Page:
lateinit var config: Config

  class Config(mode: BackendMode, type: BackendType) : PluginConfig<Config>(mode, type) {
    override val description = "Configuration for the ConfigurableMatchmaking plugin"

    var teamSize by"team size")

    // builder function for default config
    companion object : ConfigBackendModeFactory<Config> {
      override fun getFor(mode: BackendMode, type: BackendType) = Config(mode, type)

  // from ConfigurablePlugin interface
  override suspend fun onConfigChanged(config: Config) {
    this.config = config

  override fun validateParty(matchmakingKey: ExtMatchmakingKey, party: Party) {
    // now logic consults configured team size instead of hardcoded value
    if (party.playerInfos.size > config.teamSize) {
      throw PragmaException(PragmaError.MatchmakingService_PartyTooBig)

Configuration #

Now we’ll configure the service to use the new plugin, and configure the custom team size.

  clusterName: "myClusterName"
  // service specific configs
    class: "pragma.matchmaking.ConfigurableMatchmakingStrategy"
      teamSize: 3

Extension data #

Extension data is closely tied to plugins and provide a standard way for users to define custom structured data within the engine.

Extension protobuf types are predefined by the engine and placed in a shared directory with no defined fields. This allows Pragma Engine code to reference, serialize, deserialize, store, and retrieve extension data. Engine code never inspects the internal fields, which allows them to be defined and managed by users with game-specific details.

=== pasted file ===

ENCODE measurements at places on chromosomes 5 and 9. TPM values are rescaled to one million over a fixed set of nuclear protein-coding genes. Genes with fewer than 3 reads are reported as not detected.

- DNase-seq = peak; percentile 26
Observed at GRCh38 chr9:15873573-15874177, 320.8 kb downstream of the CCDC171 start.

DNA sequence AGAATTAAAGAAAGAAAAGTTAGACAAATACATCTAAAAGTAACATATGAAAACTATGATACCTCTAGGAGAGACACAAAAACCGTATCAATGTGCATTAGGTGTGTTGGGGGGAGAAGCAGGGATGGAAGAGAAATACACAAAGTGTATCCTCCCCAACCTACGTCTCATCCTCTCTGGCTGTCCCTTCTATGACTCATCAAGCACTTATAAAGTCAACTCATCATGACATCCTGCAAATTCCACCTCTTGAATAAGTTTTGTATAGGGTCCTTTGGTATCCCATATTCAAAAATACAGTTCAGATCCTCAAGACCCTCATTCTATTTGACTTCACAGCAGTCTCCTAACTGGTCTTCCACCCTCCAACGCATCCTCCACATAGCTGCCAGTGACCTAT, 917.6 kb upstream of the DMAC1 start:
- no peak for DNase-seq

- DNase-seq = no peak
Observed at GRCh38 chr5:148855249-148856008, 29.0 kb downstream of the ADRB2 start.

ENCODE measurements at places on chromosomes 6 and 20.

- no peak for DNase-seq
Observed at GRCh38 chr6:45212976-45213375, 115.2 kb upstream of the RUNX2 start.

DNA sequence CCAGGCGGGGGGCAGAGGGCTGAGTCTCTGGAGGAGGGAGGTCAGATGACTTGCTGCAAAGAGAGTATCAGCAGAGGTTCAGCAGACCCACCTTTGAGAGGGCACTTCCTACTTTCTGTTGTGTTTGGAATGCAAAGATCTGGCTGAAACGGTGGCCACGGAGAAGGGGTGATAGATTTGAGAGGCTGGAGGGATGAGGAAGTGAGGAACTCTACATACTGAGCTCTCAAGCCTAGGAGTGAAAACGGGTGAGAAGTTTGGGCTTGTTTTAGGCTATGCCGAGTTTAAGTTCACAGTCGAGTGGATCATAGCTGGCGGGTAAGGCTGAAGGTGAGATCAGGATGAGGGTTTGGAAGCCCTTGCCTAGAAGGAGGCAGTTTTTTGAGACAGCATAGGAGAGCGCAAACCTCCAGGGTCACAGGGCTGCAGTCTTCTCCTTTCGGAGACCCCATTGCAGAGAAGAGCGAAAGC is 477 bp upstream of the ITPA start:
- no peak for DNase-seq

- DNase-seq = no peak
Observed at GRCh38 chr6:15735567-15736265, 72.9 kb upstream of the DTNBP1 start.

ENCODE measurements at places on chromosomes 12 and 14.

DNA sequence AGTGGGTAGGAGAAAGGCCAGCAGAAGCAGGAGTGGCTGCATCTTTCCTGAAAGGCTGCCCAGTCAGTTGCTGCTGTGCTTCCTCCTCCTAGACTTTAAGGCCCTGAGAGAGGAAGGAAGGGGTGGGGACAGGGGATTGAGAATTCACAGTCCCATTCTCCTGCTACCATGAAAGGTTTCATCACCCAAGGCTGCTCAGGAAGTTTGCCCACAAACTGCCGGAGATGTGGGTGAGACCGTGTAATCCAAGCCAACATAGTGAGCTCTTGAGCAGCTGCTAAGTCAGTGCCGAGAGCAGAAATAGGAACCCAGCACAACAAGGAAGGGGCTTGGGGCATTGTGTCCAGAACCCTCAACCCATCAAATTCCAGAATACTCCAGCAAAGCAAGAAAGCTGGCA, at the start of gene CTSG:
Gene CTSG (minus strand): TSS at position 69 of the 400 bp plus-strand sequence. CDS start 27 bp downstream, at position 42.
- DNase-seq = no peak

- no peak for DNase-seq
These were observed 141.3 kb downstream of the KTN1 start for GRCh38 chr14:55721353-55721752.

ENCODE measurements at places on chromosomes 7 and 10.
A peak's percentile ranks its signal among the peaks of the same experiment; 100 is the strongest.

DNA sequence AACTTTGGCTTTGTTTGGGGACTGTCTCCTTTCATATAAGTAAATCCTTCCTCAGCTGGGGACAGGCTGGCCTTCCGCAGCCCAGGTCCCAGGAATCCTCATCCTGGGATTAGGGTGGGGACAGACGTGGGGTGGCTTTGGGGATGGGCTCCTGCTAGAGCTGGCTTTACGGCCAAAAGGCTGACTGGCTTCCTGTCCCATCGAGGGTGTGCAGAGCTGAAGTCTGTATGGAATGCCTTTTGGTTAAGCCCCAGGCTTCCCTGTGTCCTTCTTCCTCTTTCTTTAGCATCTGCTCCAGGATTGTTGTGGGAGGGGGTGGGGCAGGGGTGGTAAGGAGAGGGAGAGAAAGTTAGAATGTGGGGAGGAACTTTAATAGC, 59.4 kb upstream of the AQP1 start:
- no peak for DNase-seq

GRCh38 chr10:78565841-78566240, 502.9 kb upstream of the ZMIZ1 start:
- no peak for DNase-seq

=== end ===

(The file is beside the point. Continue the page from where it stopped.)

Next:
In this way the engine handles validation, routing, and storage while the user is responsible for defining their game-specific data and features for their game-specific logic.


In this example, a developer wants a way to update a player’s inventory based on data from the end of a match.

The Pragma Engine-defined proto PlayerMatchEndV4 includes ExtPlayerMatchEnd which developers can use to determine inventory behavior on match end:

// this is a pragma defined proto
message PlayerMatchEndV4 {
  // A customer-defined ext for declaring any custom match end data specific to the player.
  ExtPlayerMatchEnd ext = 1; // HERE IS AN EXT for the customer to extend this proto and define their own stuff

  Fixed128 player_id = 2;

  // A list of rewards to be granted.
  repeated inventory.RewardGrant reward_grants = 3;

  // A list of items to be granted.
  repeated inventory.ItemGrantV2 item_grants = 4;

  // A list of items to be updated.
  repeated inventory.ServerItemUpdateV2 server_item_updates = 5;

  // A list of trusted items grants
  repeated inventory.ItemServerGrantV1 item_server_grants = 6;

Developers then define the ExtPlayerMatchEnd fields in 5-ext/ext-protos/src/main/shared/matchLifecycleExt.proto:

message ExtPlayerMatchEnd {
  // customer can define whatever data they want here related to a player's match
  string mission_name = 1;
  map<string, int64> events = 2; 

Once this is complete, ExtPlayerMatchEnd data can be seen in InventoryOperationsPlugin.getInventoryOperationsFromMatchEnd, and developers can decide how player inventories are updated on match end.